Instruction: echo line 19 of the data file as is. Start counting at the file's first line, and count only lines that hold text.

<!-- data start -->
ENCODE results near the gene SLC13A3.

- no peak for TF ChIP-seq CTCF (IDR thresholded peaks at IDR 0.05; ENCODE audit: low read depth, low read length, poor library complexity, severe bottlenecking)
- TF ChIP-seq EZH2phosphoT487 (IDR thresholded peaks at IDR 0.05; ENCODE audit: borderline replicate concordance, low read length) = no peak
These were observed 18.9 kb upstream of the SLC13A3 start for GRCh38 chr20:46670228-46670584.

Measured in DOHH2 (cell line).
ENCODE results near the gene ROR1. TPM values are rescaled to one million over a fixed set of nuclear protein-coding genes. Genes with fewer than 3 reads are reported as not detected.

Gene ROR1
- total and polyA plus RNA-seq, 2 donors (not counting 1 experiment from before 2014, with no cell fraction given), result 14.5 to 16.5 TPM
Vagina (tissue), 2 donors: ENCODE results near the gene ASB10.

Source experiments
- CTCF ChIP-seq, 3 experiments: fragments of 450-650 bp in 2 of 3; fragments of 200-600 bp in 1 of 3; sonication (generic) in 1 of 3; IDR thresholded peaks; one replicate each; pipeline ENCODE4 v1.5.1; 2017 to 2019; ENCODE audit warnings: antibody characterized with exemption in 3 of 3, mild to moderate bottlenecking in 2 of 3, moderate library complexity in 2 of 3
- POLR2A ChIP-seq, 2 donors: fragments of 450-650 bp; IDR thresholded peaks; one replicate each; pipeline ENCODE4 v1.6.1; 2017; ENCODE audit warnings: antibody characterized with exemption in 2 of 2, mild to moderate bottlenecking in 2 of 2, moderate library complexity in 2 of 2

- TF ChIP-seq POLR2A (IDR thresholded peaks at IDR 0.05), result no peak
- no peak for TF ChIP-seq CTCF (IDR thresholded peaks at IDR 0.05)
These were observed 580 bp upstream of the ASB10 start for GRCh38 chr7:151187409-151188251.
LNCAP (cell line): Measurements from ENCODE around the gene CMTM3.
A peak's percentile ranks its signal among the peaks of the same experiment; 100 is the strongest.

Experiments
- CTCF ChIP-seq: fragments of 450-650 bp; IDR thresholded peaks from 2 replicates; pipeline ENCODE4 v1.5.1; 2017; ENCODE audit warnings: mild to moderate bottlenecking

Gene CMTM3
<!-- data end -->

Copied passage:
- CTCF ChIP-seq: fragments of 450-650 bp; IDR thresholded peaks from 2 replicates; pipeline ENCODE4 v1.5.1; 2017; ENCODE audit warnings: mild to moderate bottlenecking